Emmet Goes to Washington D.C.

I just returned from a race weekend with a girlfriend in Washington D.C.  We ran the Nike Women’s Half Marathon. The week before I left, my son and I were in the car talking about my trip. My son is obsessed with LEGOs and loves Emmet from the LEGO Movie. He happened to have Emmet with him in the car when he was asking me all about Washington D.C.  After a few questions, in his sweet little voice he said, “Mom, wouldn’t it be cool if Emmet could go to Washington D.C. with you?”

Yes. Yes it would. Here you go, buddy.

Barefoot Island

My latest lesson with the 2nd graders was all about community. The Social Studies textbook chapter was a little dry so I decided to spice it up a bit and combine the concept with what I have already taught the kids about mapping so far this year. I found this fantastic lesson by Kyle Knips. Before we began, we discussed the difference between a neighborhood and a community. I asked what places (parks, forests), services (fire department, police), and necessities (roads, parking) they might look for in a community where they would live. Each child then created his or her own Barefoot Island and included these elements plus their own fun features like alien spaceships, animal parks, sports complexes, and elaborate transportation systems. The kids also created a legend to explain their maps. The islands all turned out so great and the kids had a lot of fun. I love it when a good lesson comes together!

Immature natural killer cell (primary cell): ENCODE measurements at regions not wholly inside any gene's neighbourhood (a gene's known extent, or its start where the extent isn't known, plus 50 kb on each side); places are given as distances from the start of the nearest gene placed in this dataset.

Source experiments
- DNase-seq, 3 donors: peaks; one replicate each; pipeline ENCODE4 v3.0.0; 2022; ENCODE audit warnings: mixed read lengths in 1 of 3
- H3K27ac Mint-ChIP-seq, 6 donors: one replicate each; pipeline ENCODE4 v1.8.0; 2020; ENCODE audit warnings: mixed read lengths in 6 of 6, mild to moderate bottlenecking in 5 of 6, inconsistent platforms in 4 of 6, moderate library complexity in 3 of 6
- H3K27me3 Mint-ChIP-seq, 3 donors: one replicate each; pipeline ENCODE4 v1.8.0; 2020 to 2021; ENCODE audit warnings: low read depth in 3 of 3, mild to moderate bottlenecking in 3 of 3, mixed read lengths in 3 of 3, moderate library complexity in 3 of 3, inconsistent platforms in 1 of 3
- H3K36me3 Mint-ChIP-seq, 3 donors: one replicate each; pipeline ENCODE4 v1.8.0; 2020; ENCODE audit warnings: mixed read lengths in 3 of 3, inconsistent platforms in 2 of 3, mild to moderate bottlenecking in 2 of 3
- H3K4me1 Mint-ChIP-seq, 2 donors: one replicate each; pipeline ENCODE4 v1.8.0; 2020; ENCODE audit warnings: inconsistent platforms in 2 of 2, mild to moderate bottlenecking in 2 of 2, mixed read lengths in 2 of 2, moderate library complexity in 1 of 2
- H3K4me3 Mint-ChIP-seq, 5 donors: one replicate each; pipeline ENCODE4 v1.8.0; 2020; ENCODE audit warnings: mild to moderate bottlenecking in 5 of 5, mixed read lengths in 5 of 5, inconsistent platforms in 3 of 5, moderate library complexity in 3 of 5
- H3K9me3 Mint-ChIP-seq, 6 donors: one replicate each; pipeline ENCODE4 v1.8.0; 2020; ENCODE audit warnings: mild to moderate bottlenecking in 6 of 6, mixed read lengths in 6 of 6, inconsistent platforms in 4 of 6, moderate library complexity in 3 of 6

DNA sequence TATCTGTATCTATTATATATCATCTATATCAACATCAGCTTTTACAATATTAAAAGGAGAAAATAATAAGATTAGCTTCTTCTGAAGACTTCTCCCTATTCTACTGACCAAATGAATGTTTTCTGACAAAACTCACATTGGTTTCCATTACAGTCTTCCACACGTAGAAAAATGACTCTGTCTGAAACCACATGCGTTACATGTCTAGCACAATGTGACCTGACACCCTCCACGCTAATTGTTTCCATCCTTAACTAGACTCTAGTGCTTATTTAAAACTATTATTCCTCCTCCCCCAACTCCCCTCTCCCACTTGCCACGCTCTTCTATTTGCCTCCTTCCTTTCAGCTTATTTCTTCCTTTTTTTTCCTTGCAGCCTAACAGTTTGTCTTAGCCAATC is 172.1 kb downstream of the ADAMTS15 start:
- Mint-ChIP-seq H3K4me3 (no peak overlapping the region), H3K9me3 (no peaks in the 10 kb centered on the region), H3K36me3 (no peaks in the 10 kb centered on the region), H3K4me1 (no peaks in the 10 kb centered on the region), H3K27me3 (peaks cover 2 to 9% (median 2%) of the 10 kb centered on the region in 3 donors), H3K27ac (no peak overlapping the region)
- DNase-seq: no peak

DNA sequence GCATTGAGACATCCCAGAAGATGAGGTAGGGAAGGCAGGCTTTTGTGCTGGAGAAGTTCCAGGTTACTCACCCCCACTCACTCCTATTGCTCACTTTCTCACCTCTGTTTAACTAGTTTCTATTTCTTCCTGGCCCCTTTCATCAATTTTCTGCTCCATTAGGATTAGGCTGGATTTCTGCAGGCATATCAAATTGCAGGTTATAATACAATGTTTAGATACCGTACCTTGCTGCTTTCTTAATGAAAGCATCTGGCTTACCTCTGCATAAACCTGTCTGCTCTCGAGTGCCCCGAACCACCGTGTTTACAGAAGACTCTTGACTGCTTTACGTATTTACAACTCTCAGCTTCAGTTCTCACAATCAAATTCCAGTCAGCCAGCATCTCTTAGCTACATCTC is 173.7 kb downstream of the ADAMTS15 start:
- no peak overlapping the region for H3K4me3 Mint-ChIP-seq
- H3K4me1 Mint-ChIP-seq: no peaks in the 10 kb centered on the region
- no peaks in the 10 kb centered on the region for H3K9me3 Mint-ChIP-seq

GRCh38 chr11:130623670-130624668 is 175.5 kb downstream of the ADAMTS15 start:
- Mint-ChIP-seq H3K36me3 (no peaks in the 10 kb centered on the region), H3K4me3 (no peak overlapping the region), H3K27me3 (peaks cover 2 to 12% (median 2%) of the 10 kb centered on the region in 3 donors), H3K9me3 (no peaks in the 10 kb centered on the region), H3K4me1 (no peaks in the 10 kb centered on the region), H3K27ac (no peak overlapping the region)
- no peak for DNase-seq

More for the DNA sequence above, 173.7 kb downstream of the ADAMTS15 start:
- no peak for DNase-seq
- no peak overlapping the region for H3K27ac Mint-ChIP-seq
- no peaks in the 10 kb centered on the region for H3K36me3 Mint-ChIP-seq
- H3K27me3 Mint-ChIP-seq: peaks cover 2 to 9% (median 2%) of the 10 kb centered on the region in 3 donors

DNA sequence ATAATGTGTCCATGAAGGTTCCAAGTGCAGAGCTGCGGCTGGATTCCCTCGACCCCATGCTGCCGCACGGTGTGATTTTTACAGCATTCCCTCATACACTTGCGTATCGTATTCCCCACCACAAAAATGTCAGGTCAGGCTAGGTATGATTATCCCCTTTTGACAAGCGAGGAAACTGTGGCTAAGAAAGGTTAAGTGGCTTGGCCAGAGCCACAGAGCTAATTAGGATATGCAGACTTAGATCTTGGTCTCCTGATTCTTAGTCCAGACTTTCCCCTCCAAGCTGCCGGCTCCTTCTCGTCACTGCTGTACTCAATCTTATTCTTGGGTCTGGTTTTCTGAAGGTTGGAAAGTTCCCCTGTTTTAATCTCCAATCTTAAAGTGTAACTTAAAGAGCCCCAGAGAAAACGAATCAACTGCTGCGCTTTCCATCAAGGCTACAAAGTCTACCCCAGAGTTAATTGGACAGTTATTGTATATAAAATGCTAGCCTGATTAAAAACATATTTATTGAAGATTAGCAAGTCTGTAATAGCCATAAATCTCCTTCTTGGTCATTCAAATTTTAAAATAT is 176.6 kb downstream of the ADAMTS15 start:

Saying Thanks

This time last year, every one of my weekends was filled with all-day bike rides to train for the Seattle to Portland  bike ride (STP) in July. I have never put as much time into training for a race as I did the STP. Riding 700+ miles on a road bike taught me so much. I learned how to build my bike from the ground up. I learned the rules, culture, and vocabulary of cycling. I learned that there are 70 connected miles of rideable trails in Seattle because I rode every one of them from their start to their end. I also learned that making the race less about me and more about a good cause gave me no room to complain or whine or quit.  My friends and family watched me train and cheered me on. They also helped me to raise more than $700 for pediatric cancer. How could I not say thanks (via Facebook) along the way?

Make The Ordinary Come Alive

My friend recently posted this passage from William Martin’s The Parent’s Tao Te Ching.

Do not ask your children

to strive for extraordinary lives.

Such striving may seem admirable,

but it is a way of foolishness.

Help them instead to find the wonder

and the marvel of an ordinary life.

Show them the joy of tasting

tomatoes, apples, and pears.

Show them how to cry

when pets and people die.

Show them the infinite pleasure

in the touch of a hand.

And make the ordinary come alive for them.

The extraordinary will take care of itself.

The Common Core Standards – Good or Bad For Kids?

The Common Core State Standards Initiative (CCSSI) has caused quite a debate since it’s implementation in 2010. Most people I know have a strong (usually negative) opinion about it but most can’t seem to explain why. I want to give some basic information and discuss the positives and negatives of the program.

The CCSSI is a set of language and math standards that were sponsored by public officials, state governors, and corporate leaders and developed by academics and educators to raise the standards and graduation requirements for K-12 students in the United States. Their motivation being that students today are ill prepared for college and the work place. Currently, 44 out of 50 states as well as Washington D.C. have adopted the standards. Why? Well, each state receives a financial award through Race to the Top grants for adopting the standards. These grants range from $20 million to $700 million depending on the population of students in that state.